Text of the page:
full transcript
"From the Ted Talk by Elon Musk: The mind behind Tesla, SpaceX, SolarCity ..."

Unscramble the Blue Letters

EM: Right. There's two elements to that answer. One is that, even if you take the same source fuel and produce power at the power plant and use it to charge electric cars, you're still better off. So if you take, say, natural gas, which is the most plarevnet hbrdoayrocn source fuel, if you burn that in a mreodn garenel Electric natural gas turbine, you'll get about 60 percent efficiency. If you put that same fuel in an internal combustion eginne car, you get about 20 percent efficiency. And the reason is, in the stationary power plant, you can afford to have something that weighs a lot more, is voluminous, and you can take the waste heat and run a steam turbine and generate a secondary power source. So in effect, even after you've taken transmission loss into aocunct and everything, even using the same source fuel, you're at least twice as better off ciahgnrg an electric car, then burning it at the pwoer plant.

Open Cloze

EM: Right. There's two elements to that answer. One is that, even if you take the same source fuel and produce power at the power plant and use it to charge electric cars, you're still better off. So if you take, say, natural gas, which is the most _________ ___________ source fuel, if you burn that in a ______ _______ Electric natural gas turbine, you'll get about 60 percent efficiency. If you put that same fuel in an internal combustion ______ car, you get about 20 percent efficiency. And the reason is, in the stationary power plant, you can afford to have something that weighs a lot more, is voluminous, and you can take the waste heat and run a steam turbine and generate a secondary power source. So in effect, even after you've taken transmission loss into _______ and everything, even using the same source fuel, you're at least twice as better off ________ an electric car, then burning it at the _____ plant.

Solution

  1. general
  2. charging
  3. prevalent
  4. account
  5. hydrocarbon
  6. modern
  7. engine
  8. power

Original Text

EM: Right. There's two elements to that answer. One is that, even if you take the same source fuel and produce power at the power plant and use it to charge electric cars, you're still better off. So if you take, say, natural gas, which is the most prevalent hydrocarbon source fuel, if you burn that in a modern General Electric natural gas turbine, you'll get about 60 percent efficiency. If you put that same fuel in an internal combustion engine car, you get about 20 percent efficiency. And the reason is, in the stationary power plant, you can afford to have something that weighs a lot more, is voluminous, and you can take the waste heat and run a steam turbine and generate a secondary power source. So in effect, even after you've taken transmission loss into account and everything, even using the same source fuel, you're at least twice as better off charging an electric car, then burning it at the power plant.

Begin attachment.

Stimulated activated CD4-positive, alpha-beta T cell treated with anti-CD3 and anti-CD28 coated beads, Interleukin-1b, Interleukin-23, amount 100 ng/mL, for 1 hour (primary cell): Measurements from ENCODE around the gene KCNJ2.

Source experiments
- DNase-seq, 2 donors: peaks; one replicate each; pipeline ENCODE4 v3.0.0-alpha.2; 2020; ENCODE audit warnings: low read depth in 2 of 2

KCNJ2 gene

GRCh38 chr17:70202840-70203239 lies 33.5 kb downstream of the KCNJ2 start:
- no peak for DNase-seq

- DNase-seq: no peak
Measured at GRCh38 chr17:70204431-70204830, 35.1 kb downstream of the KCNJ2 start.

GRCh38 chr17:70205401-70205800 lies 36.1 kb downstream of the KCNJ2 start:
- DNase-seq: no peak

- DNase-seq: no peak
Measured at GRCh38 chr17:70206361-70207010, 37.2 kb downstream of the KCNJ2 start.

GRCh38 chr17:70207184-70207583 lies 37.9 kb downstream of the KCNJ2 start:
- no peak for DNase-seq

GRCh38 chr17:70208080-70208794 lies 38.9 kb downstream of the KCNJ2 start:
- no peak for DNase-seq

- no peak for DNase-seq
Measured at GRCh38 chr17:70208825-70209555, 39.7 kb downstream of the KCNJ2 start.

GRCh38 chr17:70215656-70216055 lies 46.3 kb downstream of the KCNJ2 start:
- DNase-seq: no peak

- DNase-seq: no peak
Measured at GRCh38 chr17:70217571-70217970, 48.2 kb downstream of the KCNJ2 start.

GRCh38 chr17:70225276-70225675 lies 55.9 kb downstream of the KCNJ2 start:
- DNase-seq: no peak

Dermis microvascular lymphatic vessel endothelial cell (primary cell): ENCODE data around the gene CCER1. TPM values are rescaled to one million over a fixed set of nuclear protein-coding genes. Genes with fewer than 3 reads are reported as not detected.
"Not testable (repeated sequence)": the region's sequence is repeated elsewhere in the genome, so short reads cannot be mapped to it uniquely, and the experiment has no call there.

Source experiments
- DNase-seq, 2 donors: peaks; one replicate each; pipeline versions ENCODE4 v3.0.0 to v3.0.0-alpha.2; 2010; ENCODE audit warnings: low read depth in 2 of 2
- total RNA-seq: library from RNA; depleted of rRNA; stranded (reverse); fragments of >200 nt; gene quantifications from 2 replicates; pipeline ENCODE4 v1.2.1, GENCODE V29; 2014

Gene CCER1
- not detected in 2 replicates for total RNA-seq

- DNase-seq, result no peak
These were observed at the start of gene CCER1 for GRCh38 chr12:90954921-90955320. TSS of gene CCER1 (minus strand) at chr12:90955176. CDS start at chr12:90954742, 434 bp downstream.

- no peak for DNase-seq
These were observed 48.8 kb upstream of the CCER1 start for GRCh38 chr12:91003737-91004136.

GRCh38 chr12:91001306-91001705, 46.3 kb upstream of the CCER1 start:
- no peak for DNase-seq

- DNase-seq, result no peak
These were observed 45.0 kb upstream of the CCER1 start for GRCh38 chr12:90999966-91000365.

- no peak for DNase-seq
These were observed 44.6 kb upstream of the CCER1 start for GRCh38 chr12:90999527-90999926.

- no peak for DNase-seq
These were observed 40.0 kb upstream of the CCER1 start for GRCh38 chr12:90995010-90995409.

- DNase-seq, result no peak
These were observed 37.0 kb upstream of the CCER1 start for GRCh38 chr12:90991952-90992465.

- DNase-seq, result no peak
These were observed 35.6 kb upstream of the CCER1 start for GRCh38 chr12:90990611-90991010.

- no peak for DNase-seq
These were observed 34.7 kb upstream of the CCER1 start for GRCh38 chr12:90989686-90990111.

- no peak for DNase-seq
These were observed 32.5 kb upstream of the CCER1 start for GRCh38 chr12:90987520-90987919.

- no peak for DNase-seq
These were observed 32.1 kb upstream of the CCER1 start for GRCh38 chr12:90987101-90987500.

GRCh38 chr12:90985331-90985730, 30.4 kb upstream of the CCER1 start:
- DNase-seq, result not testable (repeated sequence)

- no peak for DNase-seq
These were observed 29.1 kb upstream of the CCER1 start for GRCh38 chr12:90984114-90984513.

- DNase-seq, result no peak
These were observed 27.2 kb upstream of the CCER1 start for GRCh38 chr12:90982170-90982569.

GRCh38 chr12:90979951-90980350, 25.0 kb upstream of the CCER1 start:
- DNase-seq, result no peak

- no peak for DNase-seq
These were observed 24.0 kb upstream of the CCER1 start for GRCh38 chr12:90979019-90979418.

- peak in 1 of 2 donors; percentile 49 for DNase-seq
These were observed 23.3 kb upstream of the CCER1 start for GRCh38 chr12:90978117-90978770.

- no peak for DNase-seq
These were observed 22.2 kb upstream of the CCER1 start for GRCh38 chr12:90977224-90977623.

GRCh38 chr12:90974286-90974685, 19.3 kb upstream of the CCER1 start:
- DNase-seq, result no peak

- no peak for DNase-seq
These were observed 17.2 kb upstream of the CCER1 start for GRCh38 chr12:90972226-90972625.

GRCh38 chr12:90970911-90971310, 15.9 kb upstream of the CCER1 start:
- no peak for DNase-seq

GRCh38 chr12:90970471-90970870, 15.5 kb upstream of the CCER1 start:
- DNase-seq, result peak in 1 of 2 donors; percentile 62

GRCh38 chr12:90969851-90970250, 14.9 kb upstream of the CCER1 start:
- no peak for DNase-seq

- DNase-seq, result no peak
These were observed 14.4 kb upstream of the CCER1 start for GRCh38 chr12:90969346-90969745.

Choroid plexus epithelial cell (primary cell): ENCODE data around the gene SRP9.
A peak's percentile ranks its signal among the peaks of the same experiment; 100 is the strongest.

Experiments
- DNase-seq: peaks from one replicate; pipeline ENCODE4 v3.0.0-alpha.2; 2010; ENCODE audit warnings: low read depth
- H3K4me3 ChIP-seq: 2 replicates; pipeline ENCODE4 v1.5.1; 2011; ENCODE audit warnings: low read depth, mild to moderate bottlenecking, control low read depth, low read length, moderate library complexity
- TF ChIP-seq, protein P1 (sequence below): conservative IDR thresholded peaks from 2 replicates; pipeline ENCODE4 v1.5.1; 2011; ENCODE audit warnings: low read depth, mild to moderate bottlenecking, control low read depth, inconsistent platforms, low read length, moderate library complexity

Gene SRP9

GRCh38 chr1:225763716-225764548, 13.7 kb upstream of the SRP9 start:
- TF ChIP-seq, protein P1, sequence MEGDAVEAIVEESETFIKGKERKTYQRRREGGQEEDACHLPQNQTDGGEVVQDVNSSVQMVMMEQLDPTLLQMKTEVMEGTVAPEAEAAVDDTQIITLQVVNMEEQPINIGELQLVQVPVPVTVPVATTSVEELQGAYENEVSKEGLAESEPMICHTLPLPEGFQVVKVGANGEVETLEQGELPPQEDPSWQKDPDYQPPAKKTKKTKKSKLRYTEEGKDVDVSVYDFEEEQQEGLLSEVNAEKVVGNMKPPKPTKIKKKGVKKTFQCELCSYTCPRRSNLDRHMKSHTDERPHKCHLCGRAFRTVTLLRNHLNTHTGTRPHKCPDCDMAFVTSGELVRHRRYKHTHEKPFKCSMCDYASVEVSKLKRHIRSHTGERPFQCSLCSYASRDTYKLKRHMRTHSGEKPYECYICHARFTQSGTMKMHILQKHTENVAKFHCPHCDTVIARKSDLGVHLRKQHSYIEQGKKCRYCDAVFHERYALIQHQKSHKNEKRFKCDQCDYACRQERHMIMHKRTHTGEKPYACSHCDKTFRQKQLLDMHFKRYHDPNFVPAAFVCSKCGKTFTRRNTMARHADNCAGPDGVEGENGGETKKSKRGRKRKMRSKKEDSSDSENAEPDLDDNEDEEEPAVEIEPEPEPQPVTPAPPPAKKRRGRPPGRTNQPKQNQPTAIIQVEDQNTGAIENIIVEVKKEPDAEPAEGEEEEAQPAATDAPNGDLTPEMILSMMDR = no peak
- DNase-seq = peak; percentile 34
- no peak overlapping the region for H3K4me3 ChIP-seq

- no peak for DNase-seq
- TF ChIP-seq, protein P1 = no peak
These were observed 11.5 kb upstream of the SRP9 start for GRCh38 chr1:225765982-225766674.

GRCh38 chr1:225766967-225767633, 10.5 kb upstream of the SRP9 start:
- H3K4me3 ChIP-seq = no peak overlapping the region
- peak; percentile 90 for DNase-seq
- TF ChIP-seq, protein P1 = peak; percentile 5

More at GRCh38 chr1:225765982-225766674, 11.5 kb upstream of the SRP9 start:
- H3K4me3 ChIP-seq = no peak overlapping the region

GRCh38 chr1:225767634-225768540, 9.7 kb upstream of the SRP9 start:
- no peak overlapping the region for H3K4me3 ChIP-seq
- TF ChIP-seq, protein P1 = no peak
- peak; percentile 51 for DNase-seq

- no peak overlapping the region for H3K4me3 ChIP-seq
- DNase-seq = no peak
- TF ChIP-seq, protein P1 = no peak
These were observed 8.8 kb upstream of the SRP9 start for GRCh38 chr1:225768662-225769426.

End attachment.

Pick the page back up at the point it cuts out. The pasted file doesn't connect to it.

ngrams of length 2

collocation frequency
natural gas 6
electric car 5
em yeah 4
space faring 4
faring civilization 4
source fuel 3
power plant 3
laughter em 3
space shuttle 3

ngrams of length 3

collocation frequency
space faring civilization 4

Important Words

  1. account
  2. afford
  3. answer
  4. burn
  5. burning
  6. car
  7. cars
  8. charge
  9. charging
  10. combustion
  11. effect
  12. efficiency
  13. electric
  14. elements
  15. engine
  16. fuel
  17. gas
  18. general
  19. generate
  20. heat
  21. hydrocarbon
  22. internal
  23. loss
  24. lot
  25. modern
  26. natural
  27. percent
  28. plant
  29. power
  30. prevalent
  31. produce
  32. put
  33. reason
  34. run
  35. secondary
  36. source
  37. stationary
  38. steam
  39. transmission
  40. turbine
  41. voluminous
  42. waste
  43. weighs